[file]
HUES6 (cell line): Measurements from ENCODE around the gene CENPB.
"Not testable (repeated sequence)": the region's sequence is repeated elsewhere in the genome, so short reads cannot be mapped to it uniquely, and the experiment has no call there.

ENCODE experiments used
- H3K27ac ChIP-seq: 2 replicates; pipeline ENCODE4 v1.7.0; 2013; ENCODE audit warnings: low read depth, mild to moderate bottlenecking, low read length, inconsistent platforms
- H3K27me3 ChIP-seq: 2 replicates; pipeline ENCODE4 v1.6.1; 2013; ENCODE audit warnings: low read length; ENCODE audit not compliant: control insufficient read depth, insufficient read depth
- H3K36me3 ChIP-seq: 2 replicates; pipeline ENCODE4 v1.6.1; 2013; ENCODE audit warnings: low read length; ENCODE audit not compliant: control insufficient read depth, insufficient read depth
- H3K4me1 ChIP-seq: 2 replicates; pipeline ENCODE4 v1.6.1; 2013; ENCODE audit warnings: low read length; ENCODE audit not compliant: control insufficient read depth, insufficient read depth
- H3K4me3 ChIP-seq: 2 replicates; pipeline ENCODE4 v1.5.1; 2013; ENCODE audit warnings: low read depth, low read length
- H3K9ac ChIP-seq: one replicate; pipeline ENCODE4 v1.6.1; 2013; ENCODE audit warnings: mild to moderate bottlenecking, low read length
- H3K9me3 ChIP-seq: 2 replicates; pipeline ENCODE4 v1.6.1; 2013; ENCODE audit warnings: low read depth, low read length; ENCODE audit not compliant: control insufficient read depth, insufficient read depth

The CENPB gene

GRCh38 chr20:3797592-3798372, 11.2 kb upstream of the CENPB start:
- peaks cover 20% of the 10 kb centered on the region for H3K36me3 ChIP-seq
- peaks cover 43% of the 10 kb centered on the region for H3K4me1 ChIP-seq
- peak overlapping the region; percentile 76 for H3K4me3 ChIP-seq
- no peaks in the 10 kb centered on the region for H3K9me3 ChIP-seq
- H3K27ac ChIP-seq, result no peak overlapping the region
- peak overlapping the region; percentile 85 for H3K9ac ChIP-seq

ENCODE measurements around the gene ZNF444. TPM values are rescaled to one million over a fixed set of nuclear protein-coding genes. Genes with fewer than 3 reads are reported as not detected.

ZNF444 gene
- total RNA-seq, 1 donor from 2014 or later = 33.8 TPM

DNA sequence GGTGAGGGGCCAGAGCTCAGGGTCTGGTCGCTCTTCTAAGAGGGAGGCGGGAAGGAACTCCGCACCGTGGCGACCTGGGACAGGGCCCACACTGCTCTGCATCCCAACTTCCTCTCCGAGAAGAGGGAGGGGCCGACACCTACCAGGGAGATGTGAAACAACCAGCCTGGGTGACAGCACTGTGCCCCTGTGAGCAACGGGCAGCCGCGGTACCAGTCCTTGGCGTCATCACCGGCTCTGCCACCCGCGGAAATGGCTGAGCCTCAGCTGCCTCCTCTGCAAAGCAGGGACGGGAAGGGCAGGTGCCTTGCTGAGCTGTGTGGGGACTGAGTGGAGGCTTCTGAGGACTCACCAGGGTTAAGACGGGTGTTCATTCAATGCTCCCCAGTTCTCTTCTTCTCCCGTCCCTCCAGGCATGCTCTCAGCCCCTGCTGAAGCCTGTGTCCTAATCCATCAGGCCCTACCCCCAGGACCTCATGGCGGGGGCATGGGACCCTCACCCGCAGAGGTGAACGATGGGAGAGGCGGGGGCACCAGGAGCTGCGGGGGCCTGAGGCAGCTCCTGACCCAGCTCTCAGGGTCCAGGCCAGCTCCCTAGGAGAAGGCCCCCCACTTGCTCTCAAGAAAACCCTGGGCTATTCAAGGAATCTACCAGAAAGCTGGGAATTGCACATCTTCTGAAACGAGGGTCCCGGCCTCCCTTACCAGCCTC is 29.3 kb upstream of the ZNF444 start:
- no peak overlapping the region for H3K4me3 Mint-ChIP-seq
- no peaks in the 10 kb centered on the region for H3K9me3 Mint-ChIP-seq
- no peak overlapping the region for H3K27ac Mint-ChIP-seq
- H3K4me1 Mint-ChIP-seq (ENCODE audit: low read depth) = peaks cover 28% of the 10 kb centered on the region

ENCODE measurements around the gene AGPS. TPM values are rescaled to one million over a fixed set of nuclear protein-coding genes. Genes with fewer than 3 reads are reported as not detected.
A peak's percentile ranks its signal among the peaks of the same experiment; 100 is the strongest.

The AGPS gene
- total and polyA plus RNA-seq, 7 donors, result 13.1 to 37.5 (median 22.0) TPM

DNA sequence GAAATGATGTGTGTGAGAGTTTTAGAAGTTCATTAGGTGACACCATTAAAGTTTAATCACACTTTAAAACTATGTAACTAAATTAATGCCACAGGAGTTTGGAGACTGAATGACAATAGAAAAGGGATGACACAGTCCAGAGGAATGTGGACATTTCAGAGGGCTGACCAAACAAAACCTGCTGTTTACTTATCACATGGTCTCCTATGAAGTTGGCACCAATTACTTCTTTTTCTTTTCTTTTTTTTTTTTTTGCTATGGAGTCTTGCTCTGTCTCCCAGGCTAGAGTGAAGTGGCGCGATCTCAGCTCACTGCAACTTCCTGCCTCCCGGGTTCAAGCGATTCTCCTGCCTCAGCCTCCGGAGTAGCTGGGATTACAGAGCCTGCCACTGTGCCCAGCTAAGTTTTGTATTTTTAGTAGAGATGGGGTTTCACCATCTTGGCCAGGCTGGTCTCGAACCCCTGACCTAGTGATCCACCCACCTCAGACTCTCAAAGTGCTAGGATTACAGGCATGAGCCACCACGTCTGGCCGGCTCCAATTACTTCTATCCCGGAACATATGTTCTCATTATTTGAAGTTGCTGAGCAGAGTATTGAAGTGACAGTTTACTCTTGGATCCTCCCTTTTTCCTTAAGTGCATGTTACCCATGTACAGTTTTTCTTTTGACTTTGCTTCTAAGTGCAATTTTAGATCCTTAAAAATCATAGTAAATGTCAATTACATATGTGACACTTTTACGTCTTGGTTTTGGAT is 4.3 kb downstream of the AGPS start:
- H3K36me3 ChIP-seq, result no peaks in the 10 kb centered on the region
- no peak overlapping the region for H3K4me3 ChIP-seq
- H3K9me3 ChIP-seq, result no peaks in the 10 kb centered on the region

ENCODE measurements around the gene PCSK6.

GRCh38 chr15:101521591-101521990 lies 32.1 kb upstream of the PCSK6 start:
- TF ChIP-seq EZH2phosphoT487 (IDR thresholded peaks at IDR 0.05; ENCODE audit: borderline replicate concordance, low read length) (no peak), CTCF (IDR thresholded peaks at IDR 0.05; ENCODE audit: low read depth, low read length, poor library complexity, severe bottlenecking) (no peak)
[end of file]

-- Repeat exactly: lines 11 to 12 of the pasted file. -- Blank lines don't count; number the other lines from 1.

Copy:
The CENPB gene

GRCh38 chr20:3797592-3798372, 11.2 kb upstream of the CENPB start: